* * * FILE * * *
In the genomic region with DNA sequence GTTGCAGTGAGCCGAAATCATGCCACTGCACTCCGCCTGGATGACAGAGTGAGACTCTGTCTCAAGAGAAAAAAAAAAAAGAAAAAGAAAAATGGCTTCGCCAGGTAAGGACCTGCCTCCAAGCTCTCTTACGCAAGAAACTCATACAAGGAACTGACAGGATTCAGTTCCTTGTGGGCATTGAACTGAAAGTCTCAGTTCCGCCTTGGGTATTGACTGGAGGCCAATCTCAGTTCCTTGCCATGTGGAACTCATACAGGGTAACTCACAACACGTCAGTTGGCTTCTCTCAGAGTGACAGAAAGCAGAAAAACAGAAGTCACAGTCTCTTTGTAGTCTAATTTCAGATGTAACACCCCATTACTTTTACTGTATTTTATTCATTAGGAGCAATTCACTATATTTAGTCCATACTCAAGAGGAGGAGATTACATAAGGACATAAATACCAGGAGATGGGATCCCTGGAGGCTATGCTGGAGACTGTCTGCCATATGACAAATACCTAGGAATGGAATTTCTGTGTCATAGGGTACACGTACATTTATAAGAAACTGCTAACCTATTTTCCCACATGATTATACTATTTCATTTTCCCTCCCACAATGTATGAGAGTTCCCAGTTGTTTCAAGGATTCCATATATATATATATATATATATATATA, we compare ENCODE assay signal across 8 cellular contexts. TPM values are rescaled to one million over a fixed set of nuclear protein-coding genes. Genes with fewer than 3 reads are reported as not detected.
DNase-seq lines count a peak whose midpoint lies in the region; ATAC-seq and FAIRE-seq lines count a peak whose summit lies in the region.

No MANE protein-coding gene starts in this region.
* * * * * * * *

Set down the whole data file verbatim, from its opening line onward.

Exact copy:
In the genomic region with DNA sequence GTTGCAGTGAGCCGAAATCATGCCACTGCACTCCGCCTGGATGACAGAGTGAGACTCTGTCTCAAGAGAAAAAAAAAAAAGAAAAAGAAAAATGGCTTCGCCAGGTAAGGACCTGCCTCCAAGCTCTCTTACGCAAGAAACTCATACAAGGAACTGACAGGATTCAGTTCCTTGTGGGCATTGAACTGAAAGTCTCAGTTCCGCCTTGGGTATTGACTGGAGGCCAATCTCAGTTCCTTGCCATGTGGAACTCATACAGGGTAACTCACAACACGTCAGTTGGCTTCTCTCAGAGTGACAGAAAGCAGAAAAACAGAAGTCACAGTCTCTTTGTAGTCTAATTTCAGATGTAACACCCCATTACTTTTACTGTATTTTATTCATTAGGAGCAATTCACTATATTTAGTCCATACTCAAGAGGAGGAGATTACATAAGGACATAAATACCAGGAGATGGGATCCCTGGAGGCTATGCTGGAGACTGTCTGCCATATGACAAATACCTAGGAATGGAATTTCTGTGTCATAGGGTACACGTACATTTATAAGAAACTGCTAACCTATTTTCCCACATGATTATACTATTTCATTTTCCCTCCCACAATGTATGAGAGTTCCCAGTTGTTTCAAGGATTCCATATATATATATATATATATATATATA, we compare ENCODE assay signal across 8 cellular contexts. TPM values are rescaled to one million over a fixed set of nuclear protein-coding genes. Genes with fewer than 3 reads are reported as not detected.
DNase-seq lines count a peak whose midpoint lies in the region; ATAC-seq and FAIRE-seq lines count a peak whose summit lies in the region.

No MANE protein-coding gene starts in this region.